Fund helps religious with retirement difficulties


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SAN DIEGO — The Diocese of San Diego will hold the Retirement Fund for Religious collection Dec. 11-12.

The parish-based appeal is coordinated by the National Religious Retirement Office in Washington, D.C. Proceeds help religious communities across the country to care for aging members.

Last year, the Diocese of San Diego donated $286,903.65 to the collection. In 2021, the Carmelite Monastery of San Diego, Prince of Peace (Benedictine) Abbey, the Sister Servants of the Blessed Sacrament, and the Congregation of Jesus and Mary (Eudists) received financial support made possible by the Retirement Fund for Religious.

Hundreds of U.S. religious communities face a large gap between the needs of their older members and the funds available to support them. Historically, Catholic sisters, brothers and religious order priests served for little to no pay. There were no 401(k) plans or pensions. As a result, many communities now lack adequate retirement savings.

At the same time, healthcare expenses continue to rise, and an increasing number of older religious require specialized services. The retirement office data shows that 26,330 women and men religious in the United States are older than age 70. The total cost for their care exceeds $1 billion annually.

Only 5 percent of the religious communities providing data to the office are adequately funded for retirement.

To help address this funding deficit, the U.S. Catholic bishops initiated the Retirement Fund for Religious collection in 1988. Distributions are sent to each eligible order’s central house and provide supplemental funding for necessities, such as medications and nursing care. Donations also underwrite resources that help religious communities improve eldercare and plan for long-term retirement needs.

Nationwide, the 2020 appeal raised $20.7 million, and funding was distributed to 321 U.S. religious communities, which typically do not receive diocesan funding but rather are financially autonomous and thus responsible for the support and care of all members.

Franciscan Sister Kathy Warren, who directs the Diocese of San Diego’s Office for Women Religious, spearheads the collection in the diocese.

She said it is fitting that this is the first special collection held in the new liturgical year, which begins with the Advent season.

“The retired religious constitute a group of people in the Church who have made a significant contribution and whose witness value is a sign to the call to holiness extended to each of the baptized,” she said. “Their lives of service have been remarkable and nourish a vibrant life in the Church.”

She said that “it is right and just that the members of the Church today, who benefited in significant ways from the service that the religious have done,” would contribute to such a collection. And, in past years, the diocesan response has been “remarkable.”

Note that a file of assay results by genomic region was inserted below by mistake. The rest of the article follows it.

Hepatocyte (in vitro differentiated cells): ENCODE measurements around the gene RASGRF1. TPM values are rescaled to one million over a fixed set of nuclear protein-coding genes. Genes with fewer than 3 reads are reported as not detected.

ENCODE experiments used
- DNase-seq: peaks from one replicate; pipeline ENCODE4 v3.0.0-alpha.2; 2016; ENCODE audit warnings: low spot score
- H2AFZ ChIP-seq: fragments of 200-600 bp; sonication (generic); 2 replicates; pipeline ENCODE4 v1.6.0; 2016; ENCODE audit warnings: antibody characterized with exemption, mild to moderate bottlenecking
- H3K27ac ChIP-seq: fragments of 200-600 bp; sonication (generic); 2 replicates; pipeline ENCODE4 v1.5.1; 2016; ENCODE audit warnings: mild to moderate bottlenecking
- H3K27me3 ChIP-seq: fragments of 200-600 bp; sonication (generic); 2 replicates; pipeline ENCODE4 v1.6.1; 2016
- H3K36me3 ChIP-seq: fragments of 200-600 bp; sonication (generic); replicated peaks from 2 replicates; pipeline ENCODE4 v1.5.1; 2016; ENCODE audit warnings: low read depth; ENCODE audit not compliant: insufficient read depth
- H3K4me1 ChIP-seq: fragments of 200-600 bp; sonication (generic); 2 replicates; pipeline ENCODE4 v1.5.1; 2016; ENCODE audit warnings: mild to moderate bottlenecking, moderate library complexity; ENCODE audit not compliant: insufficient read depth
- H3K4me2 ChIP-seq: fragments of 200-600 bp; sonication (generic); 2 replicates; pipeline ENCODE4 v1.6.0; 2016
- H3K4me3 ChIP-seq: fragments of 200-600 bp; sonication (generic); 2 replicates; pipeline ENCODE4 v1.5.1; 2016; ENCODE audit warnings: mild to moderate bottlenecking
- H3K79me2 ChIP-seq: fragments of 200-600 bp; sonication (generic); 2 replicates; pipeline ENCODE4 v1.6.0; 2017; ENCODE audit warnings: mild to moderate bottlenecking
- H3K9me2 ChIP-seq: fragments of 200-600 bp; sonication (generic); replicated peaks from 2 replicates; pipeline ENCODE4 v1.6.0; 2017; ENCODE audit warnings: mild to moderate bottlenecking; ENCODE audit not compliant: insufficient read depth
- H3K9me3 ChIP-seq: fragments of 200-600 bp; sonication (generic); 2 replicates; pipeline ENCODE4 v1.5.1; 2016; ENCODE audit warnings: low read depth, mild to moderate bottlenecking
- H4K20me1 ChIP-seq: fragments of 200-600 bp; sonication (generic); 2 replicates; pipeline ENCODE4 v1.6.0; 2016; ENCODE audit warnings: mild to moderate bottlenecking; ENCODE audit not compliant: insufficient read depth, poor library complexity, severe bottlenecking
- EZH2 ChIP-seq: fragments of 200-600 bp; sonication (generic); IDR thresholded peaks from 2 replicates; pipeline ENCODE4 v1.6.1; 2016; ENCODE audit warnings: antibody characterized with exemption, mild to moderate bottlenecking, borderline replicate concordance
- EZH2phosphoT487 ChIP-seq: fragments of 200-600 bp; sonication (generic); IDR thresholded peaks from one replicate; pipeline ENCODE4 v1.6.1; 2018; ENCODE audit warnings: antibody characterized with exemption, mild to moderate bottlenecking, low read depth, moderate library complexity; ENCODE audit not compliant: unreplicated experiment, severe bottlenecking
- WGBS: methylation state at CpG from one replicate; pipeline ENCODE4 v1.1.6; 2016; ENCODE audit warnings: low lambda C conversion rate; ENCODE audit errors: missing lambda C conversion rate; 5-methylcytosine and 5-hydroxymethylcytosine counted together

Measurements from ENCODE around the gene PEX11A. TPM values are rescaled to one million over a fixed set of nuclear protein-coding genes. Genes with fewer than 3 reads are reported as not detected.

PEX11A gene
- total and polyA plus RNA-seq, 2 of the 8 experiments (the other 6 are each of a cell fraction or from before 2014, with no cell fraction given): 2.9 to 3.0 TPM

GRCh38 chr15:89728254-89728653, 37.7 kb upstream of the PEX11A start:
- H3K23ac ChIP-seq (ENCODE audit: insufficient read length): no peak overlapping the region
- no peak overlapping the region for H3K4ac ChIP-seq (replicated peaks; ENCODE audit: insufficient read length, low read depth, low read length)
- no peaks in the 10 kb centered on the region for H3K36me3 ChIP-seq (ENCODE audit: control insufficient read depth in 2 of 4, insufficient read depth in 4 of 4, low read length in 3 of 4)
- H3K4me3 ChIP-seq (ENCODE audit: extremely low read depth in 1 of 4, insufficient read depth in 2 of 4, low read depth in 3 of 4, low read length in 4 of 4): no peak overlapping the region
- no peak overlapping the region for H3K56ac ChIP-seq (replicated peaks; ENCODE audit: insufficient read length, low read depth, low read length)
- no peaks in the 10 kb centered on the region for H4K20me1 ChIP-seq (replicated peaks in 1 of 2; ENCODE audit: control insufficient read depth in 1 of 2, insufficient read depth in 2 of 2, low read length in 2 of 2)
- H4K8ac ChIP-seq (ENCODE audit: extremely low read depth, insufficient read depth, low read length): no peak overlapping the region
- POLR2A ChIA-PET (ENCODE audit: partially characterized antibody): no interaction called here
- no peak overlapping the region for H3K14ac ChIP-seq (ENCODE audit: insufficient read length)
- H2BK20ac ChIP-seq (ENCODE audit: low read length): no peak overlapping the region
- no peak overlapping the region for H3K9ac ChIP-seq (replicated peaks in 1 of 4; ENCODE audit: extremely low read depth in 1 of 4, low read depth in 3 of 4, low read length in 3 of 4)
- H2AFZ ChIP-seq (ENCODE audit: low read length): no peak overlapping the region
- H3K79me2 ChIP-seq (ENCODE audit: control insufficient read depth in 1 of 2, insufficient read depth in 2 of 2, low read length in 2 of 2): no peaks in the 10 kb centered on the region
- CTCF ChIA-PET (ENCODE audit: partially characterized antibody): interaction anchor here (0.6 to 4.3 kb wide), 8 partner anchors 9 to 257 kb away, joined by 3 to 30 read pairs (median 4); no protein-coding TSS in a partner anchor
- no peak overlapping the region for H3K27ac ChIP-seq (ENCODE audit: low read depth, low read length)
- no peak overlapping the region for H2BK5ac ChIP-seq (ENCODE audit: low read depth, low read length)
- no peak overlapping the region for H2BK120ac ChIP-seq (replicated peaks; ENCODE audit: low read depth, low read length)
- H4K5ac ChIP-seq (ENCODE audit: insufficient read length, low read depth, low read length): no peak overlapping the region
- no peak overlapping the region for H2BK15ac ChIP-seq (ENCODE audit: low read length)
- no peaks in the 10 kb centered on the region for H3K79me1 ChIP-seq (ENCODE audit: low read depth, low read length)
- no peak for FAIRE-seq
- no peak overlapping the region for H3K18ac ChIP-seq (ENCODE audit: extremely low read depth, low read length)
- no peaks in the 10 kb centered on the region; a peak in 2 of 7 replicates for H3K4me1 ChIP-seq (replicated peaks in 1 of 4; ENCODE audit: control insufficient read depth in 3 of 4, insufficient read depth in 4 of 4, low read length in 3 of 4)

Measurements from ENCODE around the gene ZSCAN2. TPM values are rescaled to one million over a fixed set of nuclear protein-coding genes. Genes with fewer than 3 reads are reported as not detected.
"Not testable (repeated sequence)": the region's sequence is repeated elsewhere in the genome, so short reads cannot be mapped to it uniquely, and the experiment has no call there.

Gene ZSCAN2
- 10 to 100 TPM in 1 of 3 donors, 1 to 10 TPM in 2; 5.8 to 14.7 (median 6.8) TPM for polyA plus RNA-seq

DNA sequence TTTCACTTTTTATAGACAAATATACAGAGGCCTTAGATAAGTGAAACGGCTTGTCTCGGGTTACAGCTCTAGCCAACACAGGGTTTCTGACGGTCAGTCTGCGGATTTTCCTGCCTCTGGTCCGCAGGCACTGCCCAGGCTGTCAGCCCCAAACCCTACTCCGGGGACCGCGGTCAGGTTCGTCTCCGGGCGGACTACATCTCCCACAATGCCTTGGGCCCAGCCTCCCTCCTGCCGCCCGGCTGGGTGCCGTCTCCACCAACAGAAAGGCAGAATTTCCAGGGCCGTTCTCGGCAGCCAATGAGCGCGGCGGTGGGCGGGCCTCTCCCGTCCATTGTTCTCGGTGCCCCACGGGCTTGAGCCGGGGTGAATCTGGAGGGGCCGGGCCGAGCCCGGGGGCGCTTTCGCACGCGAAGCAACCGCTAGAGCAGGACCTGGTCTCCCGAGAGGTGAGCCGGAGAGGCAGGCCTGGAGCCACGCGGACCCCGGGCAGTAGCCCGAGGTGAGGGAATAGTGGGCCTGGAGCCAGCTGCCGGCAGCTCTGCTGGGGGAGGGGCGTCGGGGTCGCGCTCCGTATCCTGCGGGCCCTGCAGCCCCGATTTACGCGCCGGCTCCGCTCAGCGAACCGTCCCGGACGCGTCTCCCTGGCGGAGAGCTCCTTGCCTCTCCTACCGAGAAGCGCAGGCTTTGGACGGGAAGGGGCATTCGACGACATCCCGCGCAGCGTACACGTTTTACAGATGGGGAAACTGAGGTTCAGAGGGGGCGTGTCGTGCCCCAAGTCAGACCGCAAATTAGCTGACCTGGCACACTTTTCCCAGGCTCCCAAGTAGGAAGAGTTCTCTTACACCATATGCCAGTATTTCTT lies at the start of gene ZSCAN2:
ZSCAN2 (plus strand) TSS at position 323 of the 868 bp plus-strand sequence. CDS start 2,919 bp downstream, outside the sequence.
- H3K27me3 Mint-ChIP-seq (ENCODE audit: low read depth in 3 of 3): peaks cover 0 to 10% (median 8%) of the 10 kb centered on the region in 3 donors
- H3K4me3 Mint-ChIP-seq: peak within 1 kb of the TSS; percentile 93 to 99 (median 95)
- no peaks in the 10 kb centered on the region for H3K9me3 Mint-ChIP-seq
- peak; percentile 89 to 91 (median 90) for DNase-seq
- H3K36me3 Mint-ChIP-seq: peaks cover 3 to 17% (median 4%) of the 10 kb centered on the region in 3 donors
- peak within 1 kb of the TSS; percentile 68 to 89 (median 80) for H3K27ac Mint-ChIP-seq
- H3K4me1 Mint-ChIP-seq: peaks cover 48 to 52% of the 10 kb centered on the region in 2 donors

Since the Retirement Fund for Religious collection was launched 33 years ago, the Diocese of San Diego alone has contributed more than $9.1 million.

Among the religious communities that benefit from the collection are the Sister Servants of the Blessed Sacrament, whose Province of the Immaculate Conception is based in Bonita.

Its provincial, Sister A. Rebeca Zuro, said the collection has been “a blessing” for her community, which includes almost 20 sisters over the age of 70.

The province isn’t fully funded for the retirement needs of its members, but it is working toward that goal.

“We just want to make sure that they are taken care of,” Sister Zuro said of her community’s older members.

“We need to take care of them because we are standing on their shoulders,” she added.

The province recently purchased a building about four blocks from its provincial headquarters and remodeled it to serve as an independent and assisted living residence for the community’s aged members.

Blessed Sacrament Convent, as the new residence is known, opened in August and is home to four sisters ranging in age from their early 70s to late 80s. The center has space to house seven residents.

Reflecting on the generosity of local Catholic donors to the Retirement Fund for Religious collection, Sister Zuro said, “Nothing is taken for granted.”

Sister Warren said she continues to be amazed by that generosity.

“Especially in these difficult times, it would have been understandable that the collection would reflect the struggles,” she said. “But that was not the case last year. Truly, we have people who live the Gospel, people who are generous and cheerful givers. God bless each and every one who holds the retired religious in prayer and/or makes a donation.”

According to the most recent diocesan census, there are 187 vowed religious women, both active and retired, from 34 different congregations present in the Diocese of San Diego. The diocese is also home to 85 religious order priests and brothers, representing 19 distinct religious communities.

More information about the collection is available at retiredreligious.org.

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